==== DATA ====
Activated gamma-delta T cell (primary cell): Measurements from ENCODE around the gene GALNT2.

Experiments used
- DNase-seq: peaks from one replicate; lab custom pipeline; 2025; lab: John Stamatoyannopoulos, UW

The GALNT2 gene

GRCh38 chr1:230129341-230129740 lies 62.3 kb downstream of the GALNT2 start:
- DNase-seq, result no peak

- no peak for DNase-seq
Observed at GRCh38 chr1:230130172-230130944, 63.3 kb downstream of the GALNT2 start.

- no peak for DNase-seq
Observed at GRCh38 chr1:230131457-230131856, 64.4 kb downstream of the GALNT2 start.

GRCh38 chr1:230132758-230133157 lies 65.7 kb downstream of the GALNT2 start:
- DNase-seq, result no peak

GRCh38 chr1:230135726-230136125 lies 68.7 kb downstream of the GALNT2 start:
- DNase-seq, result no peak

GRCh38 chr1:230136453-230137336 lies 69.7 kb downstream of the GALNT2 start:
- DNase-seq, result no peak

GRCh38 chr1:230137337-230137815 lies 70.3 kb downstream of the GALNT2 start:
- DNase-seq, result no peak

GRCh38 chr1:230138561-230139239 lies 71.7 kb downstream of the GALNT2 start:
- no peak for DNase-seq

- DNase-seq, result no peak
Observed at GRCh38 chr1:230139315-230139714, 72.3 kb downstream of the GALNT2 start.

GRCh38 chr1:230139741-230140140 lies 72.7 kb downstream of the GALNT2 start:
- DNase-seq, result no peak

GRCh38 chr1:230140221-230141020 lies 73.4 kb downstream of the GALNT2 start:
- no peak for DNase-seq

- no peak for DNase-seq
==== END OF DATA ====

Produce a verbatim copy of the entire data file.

Activated gamma-delta T cell (primary cell): Measurements from ENCODE around the gene GALNT2.

Experiments used
- DNase-seq: peaks from one replicate; lab custom pipeline; 2025; lab: John Stamatoyannopoulos, UW

The GALNT2 gene

GRCh38 chr1:230129341-230129740 lies 62.3 kb downstream of the GALNT2 start:
- DNase-seq, result no peak

- no peak for DNase-seq
Observed at GRCh38 chr1:230130172-230130944, 63.3 kb downstream of the GALNT2 start.

- no peak for DNase-seq
Observed at GRCh38 chr1:230131457-230131856, 64.4 kb downstream of the GALNT2 start.

GRCh38 chr1:230132758-230133157 lies 65.7 kb downstream of the GALNT2 start:
- DNase-seq, result no peak

GRCh38 chr1:230135726-230136125 lies 68.7 kb downstream of the GALNT2 start:
- DNase-seq, result no peak

GRCh38 chr1:230136453-230137336 lies 69.7 kb downstream of the GALNT2 start:
- DNase-seq, result no peak

GRCh38 chr1:230137337-230137815 lies 70.3 kb downstream of the GALNT2 start:
- DNase-seq, result no peak

GRCh38 chr1:230138561-230139239 lies 71.7 kb downstream of the GALNT2 start:
- no peak for DNase-seq

- DNase-seq, result no peak
Observed at GRCh38 chr1:230139315-230139714, 72.3 kb downstream of the GALNT2 start.

GRCh38 chr1:230139741-230140140 lies 72.7 kb downstream of the GALNT2 start:
- DNase-seq, result no peak

GRCh38 chr1:230140221-230141020 lies 73.4 kb downstream of the GALNT2 start:
- no peak for DNase-seq

- no peak for DNase-seq